Now the young inventor and his friends were on their way to the scene of the test, taking the powder and other necessaries, including the primers, with them. Tom, Ned and Mr. Damon had some of the gauges to register the energy expended by the improvised cannon. There were charts to be filled in, and other details to be looked after.
"So General Waller won't be here?" remarked Ned, as they walked along, Tom keeping a watchful eye on Koku.
"No," was the reply. "He has gone back to Sandy Hook. He wrote that his health was better, and that he wanted to resume work on a new type of gun."
"I guess he's afraid you'll beat him out, Tom," laughed Ned. "You take my advice, and look out for General Waller."
"Nonsense! I say, Rad! Look out with those primers!"
"I'se lookin' out, Massa Tom. Golly, I don't laik dis yeah job at all! I--I guess I'd better be gittin' at dat whitewashin', Massa Tom. Dat back fence suah needs a coat mighty bad."
"Never you mind about the whitewashing, Rad. You just stick around here for a while. I may need you to sit on the cannon to hold it down."
"Sit on a cannon, Massa Tom! Say, looky heah now! You jest take dese primary things from dish yeah coon. I--I'se got t' go!"
"Why, what's the matter, Rad? Surely you're not afraid; are you?" and Tom winked at Ned.
"No, Massa Tom, I'se not prezactly 'skeered, but I done jest 'membered dat I didn't gib mah mule Boomerang any oats t'day, an' he's suahly gwine t' be desprit mad at me fo' forgettin' dat. I-- I'd better go!"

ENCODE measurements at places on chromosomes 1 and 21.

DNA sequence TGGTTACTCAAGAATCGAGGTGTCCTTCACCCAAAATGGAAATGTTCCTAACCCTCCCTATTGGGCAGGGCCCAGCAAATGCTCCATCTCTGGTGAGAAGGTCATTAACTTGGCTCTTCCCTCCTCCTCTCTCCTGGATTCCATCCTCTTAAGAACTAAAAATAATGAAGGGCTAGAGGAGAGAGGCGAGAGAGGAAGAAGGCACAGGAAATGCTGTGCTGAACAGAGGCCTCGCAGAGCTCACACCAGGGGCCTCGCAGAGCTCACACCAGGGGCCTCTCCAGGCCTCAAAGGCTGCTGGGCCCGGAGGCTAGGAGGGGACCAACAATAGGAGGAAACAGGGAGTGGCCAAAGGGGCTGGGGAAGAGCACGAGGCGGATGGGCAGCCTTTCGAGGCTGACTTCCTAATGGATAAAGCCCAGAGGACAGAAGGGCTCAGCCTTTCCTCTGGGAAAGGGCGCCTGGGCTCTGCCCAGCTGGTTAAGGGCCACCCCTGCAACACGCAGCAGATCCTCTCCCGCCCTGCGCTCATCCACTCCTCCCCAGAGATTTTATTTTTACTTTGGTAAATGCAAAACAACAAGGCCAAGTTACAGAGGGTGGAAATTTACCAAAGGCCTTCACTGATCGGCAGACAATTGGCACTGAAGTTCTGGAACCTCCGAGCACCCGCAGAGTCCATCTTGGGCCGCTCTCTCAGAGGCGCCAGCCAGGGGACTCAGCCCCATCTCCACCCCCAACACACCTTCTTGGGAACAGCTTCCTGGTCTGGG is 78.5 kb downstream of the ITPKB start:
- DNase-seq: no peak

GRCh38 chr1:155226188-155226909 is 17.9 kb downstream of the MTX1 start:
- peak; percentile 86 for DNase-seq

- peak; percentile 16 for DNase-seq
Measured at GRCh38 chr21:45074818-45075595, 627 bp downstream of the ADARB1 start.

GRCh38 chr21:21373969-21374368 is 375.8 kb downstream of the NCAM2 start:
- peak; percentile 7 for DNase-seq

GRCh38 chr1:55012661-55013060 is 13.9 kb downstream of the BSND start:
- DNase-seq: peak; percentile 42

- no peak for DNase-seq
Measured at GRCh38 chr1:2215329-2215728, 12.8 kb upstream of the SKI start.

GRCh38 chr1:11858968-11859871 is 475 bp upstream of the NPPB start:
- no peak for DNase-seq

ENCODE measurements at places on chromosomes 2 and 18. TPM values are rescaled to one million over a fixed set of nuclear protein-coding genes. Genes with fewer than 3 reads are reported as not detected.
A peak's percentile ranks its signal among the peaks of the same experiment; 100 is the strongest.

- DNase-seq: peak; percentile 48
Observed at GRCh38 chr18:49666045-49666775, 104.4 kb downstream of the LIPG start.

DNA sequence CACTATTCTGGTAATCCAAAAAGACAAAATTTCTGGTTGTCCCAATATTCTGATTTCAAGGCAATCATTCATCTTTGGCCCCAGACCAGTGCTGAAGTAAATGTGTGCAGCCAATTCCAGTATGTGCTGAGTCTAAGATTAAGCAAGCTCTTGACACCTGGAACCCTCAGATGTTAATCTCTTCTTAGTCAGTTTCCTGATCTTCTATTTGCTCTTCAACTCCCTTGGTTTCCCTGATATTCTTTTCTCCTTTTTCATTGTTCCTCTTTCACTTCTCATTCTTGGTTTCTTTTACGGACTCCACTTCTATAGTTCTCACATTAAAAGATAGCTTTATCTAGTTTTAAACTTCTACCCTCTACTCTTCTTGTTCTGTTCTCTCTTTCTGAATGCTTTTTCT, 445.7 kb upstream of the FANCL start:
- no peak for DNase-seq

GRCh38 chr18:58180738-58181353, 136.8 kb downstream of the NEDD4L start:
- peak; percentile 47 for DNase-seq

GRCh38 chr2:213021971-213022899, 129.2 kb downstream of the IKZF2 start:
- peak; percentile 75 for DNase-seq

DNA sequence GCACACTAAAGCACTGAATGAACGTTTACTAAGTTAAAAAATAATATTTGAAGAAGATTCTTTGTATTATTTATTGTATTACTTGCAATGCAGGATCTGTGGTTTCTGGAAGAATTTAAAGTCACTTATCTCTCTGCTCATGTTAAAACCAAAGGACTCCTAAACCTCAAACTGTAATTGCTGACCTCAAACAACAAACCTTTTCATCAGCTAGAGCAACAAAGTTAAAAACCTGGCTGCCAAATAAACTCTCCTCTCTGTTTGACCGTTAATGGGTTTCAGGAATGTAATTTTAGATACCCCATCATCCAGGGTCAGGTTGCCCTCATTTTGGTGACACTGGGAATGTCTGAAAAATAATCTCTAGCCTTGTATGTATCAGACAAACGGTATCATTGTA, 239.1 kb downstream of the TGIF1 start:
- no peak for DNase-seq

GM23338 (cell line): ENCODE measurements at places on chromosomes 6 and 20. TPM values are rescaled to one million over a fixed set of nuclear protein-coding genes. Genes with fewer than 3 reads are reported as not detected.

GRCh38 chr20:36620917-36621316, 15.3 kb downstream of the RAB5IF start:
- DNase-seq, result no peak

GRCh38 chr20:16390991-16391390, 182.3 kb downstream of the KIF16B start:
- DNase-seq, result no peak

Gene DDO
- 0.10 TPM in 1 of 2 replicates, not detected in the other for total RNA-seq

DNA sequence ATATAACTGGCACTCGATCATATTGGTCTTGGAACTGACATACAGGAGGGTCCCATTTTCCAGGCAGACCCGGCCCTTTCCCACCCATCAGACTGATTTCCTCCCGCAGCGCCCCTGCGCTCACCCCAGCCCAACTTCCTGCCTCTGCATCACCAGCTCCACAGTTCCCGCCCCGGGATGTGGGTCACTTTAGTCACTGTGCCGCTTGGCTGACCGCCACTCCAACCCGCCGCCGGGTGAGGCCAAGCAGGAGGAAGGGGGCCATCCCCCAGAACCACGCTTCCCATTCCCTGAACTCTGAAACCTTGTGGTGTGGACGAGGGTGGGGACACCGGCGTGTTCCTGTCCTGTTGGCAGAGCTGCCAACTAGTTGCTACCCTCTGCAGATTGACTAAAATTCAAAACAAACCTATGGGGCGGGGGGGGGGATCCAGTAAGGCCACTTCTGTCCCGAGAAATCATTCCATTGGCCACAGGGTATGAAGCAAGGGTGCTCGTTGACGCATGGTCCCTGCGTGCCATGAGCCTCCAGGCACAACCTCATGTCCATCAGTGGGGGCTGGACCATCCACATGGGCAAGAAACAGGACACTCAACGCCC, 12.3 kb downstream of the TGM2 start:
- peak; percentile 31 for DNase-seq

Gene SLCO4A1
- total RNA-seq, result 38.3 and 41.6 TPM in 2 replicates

"Nonsense, Rad! I was only fooling. You can go as soon as we get to my private proving grounds, if you like. But you'll have to carry those primers, for all the rest of us have our hands full. Only be careful of 'em!"
"I--I will, Massa Tom."
They kept on, and it was noticed that Mr. Damon gave nervous glances from time to time in the direction of Koku, who was carrying the box of powder. The giant himself, however, did not seem to know the meaning of fear. He carried the box, which contained enough explosive to blow them all into fragments, with as much composure as though it contained loaves of bread.
"Now you can go, Rad," announced Tom, when they reached the lonely field where, pointing toward a big hill, was the little cannon.
"Good, Massa Tom!" cried the colored man, and from the way in which he hurried off no one would ever suspect him of having rheumatic joints.
"Say, that stuff looks just like Swiss cheese," remarked Ned, as Tom opened the box of explosive. It would be incorrect to call it powder, for it had no more the appearance of gunpowder, or any other "powder," than, as Ned said, swiss cheese.